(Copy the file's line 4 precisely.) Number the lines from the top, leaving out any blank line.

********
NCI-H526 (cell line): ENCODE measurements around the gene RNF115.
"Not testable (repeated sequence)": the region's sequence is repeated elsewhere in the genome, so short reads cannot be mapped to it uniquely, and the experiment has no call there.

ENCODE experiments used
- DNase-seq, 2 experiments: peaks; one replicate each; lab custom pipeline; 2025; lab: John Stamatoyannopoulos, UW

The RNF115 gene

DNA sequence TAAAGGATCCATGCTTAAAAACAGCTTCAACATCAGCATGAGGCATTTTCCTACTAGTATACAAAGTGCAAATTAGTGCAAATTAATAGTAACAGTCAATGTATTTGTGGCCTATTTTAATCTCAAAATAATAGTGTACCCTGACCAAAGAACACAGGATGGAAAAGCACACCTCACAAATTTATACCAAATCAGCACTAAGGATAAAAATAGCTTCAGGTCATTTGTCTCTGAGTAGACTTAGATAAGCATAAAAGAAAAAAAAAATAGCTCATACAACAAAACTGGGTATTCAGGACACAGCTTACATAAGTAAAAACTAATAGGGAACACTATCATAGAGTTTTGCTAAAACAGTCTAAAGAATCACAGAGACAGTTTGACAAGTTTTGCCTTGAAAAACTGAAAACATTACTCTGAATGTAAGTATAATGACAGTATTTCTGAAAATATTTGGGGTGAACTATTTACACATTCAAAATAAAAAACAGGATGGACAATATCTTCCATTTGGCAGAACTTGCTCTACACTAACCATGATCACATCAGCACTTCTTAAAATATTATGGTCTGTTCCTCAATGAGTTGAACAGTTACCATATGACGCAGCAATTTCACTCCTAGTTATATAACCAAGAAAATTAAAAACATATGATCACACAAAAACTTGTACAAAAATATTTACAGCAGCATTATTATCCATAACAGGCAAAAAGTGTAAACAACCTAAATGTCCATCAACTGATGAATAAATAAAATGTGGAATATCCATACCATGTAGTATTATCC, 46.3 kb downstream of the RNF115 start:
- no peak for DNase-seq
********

- DNase-seq, 2 experiments: peaks; one replicate each; lab custom pipeline; 2025; lab: John Stamatoyannopoulos, UW